Finally, let’s talk about increased RV afterload: The most common cause of right-sided heart failure is left-sided heart failure. They say sh*t rolls downhill, but when discussing cardiology, problems flow backward. Typically, the patient with an LV pump problem worsens over longer periods of time, this isn’t an acute onset problem. What I want to focus on is acute problems that we will see crash fast in the back of our ambulances, in our ED beds, or in our helicopters. These are the folks we need to be hyperaware of and prepared to intervene. When the RV faces sudden increases in afterload, we must identify the etiology of the increased pulmonary resistance and intervene with the goal of afterload reduction specific to that cause. Increased pulmonary artery pressure is where we are going to spend the final installment of this RV series. Come back tomorrow for the wrap-up!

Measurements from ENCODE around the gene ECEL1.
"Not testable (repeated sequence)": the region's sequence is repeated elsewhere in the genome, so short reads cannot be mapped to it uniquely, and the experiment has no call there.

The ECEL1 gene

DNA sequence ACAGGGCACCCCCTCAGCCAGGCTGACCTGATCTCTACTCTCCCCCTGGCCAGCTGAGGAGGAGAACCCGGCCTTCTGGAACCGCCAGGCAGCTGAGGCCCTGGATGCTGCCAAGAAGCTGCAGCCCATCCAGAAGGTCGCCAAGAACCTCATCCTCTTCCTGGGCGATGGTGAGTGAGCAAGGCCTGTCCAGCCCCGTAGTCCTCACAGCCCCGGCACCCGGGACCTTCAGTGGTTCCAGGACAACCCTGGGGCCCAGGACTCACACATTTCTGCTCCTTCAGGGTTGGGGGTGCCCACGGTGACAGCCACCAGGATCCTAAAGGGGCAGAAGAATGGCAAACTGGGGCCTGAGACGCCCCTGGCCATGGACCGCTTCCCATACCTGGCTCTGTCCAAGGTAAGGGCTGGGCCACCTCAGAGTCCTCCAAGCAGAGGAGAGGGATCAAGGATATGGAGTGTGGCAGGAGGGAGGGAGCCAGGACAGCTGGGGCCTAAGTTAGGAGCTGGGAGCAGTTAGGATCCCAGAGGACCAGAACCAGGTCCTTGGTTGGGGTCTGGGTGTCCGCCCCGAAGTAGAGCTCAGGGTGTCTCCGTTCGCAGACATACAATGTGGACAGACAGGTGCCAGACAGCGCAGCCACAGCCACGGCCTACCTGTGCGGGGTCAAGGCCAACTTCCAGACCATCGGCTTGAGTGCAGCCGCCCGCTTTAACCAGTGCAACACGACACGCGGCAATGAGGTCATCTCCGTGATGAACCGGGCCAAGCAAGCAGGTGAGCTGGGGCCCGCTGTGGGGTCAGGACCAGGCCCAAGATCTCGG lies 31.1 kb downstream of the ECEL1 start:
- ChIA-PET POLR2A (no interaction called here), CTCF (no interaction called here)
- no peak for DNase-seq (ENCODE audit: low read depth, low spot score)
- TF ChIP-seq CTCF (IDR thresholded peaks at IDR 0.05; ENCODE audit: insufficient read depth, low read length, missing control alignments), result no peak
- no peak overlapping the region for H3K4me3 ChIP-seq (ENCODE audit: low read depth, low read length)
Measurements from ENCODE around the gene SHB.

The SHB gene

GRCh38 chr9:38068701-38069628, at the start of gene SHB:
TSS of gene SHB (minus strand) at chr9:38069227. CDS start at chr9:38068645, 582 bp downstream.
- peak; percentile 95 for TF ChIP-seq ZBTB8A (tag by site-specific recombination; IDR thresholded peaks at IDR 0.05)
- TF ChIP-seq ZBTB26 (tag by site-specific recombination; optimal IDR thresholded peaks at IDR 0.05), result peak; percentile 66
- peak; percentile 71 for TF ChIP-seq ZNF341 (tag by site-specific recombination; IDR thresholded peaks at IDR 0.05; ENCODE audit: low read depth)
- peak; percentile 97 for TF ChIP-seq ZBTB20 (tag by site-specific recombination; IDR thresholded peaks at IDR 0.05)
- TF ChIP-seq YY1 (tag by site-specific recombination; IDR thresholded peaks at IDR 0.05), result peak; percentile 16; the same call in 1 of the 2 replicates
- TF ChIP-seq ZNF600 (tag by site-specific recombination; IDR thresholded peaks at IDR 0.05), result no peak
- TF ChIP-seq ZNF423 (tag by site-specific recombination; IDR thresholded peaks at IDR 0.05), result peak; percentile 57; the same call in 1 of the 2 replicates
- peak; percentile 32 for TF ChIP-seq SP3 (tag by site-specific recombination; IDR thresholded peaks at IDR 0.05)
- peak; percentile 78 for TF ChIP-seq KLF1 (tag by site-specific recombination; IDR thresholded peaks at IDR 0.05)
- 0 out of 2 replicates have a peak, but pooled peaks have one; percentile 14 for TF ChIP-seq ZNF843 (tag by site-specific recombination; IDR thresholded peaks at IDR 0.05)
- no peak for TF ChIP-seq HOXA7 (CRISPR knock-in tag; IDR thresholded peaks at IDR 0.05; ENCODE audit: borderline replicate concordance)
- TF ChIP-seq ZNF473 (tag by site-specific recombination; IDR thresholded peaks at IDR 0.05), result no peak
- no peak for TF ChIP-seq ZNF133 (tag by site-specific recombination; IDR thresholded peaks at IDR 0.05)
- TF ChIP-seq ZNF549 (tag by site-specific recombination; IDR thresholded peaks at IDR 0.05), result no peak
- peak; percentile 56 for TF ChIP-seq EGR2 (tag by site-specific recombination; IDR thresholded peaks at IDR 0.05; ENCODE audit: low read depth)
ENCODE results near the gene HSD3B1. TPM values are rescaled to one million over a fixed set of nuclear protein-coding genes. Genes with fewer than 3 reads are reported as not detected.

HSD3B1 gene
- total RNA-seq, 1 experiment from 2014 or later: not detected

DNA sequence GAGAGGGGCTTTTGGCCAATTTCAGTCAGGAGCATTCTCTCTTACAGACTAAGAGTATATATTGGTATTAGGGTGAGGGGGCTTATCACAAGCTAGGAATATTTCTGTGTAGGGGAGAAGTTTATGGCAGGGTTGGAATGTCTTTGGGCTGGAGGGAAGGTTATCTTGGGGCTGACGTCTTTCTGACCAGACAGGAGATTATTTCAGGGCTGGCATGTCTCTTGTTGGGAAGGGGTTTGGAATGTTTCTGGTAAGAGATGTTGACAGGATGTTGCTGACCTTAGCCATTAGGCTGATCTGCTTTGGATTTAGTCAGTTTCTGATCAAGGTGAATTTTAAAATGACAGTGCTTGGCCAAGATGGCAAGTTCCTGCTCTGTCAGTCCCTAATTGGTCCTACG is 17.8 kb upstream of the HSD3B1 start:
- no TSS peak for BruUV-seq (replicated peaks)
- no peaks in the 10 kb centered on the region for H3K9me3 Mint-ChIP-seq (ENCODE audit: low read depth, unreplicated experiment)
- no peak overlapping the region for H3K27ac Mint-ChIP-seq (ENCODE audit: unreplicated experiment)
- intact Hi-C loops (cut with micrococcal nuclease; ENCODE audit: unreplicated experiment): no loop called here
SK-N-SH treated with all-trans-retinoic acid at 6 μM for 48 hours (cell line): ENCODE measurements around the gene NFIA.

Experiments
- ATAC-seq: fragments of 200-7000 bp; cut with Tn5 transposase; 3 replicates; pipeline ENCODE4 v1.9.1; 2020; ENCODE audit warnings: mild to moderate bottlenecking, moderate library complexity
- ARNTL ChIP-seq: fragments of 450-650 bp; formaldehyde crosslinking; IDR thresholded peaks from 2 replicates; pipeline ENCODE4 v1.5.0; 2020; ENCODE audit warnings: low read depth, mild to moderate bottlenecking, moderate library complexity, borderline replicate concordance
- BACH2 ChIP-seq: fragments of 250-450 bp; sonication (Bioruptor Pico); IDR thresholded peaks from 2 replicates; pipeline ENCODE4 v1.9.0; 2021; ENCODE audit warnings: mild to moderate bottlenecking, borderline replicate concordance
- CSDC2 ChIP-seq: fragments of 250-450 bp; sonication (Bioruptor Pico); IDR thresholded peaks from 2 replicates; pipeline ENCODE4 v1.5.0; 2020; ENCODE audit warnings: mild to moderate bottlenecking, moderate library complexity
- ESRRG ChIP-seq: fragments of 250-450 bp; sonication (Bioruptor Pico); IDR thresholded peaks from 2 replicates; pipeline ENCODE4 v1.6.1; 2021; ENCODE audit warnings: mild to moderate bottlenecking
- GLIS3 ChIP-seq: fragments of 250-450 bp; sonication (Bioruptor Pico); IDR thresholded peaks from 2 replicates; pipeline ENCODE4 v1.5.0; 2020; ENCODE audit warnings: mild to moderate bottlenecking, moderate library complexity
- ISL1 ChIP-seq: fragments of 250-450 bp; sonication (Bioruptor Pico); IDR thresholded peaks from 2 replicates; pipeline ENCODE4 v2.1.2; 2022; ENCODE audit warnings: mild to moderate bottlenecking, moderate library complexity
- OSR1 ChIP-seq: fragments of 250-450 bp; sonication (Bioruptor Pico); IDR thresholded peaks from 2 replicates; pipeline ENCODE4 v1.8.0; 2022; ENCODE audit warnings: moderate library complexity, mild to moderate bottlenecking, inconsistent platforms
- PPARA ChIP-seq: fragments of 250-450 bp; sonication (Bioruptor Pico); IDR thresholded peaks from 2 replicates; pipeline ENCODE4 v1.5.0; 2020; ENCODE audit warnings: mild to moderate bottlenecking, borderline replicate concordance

References:

This series was inspired by a ridiculously good podcast over at the EMCrit page and I cannot pretend to do her lecture justice with my blog. Hop on over and take a listen to Sara Crager discuss RV failure management…

https://emcrit.org/emcrit/right-heart-sara-crager/

https://litfl.com/oxygen-extraction-ratio/

Darovic, G. O. (2002). Hemodynamic monitoring: invasive and noninvasive clinical application. Philadelphia: W.B. Saunders Co.

https://www.ncbi.nlm.nih.gov/pmc/articles/PMC4225807/

Clark, D. Y., Stocking, J. C., Johnson, J., Treadwell, D., & Corbett, P. (2017). Critical care transport core curriculum. Aurora, CO: ASTNA.

https://www.ncbi.nlm.nih.gov/books/NBK431048/

https://www.ncbi.nlm.nih.gov/pmc/articles/PMC5537114/

https://www.emra.org/emresident/article/managing-acute-right-ventricular-failure/

https://journal.chestnet.org/article/S0012-3692(15)30257-9/fulltext

https://pubchem.ncbi.nlm.nih.gov